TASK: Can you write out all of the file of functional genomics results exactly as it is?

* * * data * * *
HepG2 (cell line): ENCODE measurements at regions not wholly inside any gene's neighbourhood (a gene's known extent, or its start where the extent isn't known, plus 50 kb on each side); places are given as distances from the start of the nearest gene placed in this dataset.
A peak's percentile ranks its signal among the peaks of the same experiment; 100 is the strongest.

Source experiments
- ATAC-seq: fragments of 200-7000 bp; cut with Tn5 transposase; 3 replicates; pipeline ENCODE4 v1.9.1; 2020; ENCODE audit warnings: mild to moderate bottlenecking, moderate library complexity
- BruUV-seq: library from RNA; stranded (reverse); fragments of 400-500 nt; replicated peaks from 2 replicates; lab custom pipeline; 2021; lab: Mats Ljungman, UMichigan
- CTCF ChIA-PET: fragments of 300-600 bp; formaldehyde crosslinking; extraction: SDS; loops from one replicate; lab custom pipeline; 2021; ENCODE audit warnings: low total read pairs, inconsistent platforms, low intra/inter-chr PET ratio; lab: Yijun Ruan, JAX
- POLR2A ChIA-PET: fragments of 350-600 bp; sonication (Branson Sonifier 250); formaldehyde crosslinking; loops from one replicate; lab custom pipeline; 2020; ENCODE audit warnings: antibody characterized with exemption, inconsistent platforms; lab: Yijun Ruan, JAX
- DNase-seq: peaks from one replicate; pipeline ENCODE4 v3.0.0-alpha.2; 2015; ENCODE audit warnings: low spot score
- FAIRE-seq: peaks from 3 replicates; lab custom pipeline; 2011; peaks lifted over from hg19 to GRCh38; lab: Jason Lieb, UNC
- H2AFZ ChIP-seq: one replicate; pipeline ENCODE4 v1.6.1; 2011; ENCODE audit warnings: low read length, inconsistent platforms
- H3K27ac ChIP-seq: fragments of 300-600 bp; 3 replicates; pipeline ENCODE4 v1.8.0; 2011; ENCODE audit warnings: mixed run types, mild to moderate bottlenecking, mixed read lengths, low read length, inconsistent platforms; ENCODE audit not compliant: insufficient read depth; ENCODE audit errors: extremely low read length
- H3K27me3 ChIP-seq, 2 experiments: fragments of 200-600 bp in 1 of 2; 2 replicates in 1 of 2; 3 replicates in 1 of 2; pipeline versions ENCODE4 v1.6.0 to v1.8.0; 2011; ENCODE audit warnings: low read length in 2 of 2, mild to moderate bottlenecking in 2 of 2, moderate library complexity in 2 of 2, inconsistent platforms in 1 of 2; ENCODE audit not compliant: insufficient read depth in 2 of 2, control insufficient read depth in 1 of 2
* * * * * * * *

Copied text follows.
HepG2 (cell line): ENCODE measurements at regions not wholly inside any gene's neighbourhood (a gene's known extent, or its start where the extent isn't known, plus 50 kb on each side); places are given as distances from the start of the nearest gene placed in this dataset.
A peak's percentile ranks its signal among the peaks of the same experiment; 100 is the strongest.

Source experiments
- ATAC-seq: fragments of 200-7000 bp; cut with Tn5 transposase; 3 replicates; pipeline ENCODE4 v1.9.1; 2020; ENCODE audit warnings: mild to moderate bottlenecking, moderate library complexity
- BruUV-seq: library from RNA; stranded (reverse); fragments of 400-500 nt; replicated peaks from 2 replicates; lab custom pipeline; 2021; lab: Mats Ljungman, UMichigan
- CTCF ChIA-PET: fragments of 300-600 bp; formaldehyde crosslinking; extraction: SDS; loops from one replicate; lab custom pipeline; 2021; ENCODE audit warnings: low total read pairs, inconsistent platforms, low intra/inter-chr PET ratio; lab: Yijun Ruan, JAX
- POLR2A ChIA-PET: fragments of 350-600 bp; sonication (Branson Sonifier 250); formaldehyde crosslinking; loops from one replicate; lab custom pipeline; 2020; ENCODE audit warnings: antibody characterized with exemption, inconsistent platforms; lab: Yijun Ruan, JAX
- DNase-seq: peaks from one replicate; pipeline ENCODE4 v3.0.0-alpha.2; 2015; ENCODE audit warnings: low spot score
- FAIRE-seq: peaks from 3 replicates; lab custom pipeline; 2011; peaks lifted over from hg19 to GRCh38; lab: Jason Lieb, UNC
- H2AFZ ChIP-seq: one replicate; pipeline ENCODE4 v1.6.1; 2011; ENCODE audit warnings: low read length, inconsistent platforms
- H3K27ac ChIP-seq: fragments of 300-600 bp; 3 replicates; pipeline ENCODE4 v1.8.0; 2011; ENCODE audit warnings: mixed run types, mild to moderate bottlenecking, mixed read lengths, low read length, inconsistent platforms; ENCODE audit not compliant: insufficient read depth; ENCODE audit errors: extremely low read length
- H3K27me3 ChIP-seq, 2 experiments: fragments of 200-600 bp in 1 of 2; 2 replicates in 1 of 2; 3 replicates in 1 of 2; pipeline versions ENCODE4 v1.6.0 to v1.8.0; 2011; ENCODE audit warnings: low read length in 2 of 2, mild to moderate bottlenecking in 2 of 2, moderate library complexity in 2 of 2, inconsistent platforms in 1 of 2; ENCODE audit not compliant: insufficient read depth in 2 of 2, control insufficient read depth in 1 of 2